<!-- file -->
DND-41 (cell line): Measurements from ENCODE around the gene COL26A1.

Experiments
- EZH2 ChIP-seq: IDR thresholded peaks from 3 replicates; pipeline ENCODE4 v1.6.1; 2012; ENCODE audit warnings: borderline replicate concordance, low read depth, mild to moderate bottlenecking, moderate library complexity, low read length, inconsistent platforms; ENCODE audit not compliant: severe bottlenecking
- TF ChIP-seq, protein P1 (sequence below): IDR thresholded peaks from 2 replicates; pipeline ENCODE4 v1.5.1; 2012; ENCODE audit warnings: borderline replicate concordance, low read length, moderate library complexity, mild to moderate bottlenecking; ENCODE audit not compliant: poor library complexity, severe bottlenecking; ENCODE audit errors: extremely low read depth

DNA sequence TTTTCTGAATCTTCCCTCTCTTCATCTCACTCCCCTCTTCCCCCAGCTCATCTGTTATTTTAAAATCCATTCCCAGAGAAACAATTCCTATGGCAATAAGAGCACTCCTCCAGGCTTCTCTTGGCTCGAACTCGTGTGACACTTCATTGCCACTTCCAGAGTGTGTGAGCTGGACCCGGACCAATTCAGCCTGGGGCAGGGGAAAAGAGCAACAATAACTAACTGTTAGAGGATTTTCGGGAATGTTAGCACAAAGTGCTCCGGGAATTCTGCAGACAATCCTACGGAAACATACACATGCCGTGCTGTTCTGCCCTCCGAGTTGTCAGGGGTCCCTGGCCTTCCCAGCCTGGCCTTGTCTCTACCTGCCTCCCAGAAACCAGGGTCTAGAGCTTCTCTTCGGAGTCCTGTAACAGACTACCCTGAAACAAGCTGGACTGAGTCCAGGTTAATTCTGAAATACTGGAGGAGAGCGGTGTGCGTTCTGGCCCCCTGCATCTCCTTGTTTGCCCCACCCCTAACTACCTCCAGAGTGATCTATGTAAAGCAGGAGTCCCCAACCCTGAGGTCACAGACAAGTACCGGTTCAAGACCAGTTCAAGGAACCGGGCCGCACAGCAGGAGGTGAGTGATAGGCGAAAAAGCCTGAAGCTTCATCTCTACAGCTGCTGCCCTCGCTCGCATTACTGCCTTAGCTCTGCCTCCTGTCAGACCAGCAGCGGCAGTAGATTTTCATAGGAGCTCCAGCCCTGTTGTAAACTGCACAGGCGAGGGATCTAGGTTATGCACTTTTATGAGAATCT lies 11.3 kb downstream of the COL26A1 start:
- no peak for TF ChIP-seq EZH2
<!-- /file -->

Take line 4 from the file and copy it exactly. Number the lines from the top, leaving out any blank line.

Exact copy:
- TF ChIP-seq, protein P1 (sequence below): IDR thresholded peaks from 2 replicates; pipeline ENCODE4 v1.5.1; 2012; ENCODE audit warnings: borderline replicate concordance, low read length, moderate library complexity, mild to moderate bottlenecking; ENCODE audit not compliant: poor library complexity, severe bottlenecking; ENCODE audit errors: extremely low read depth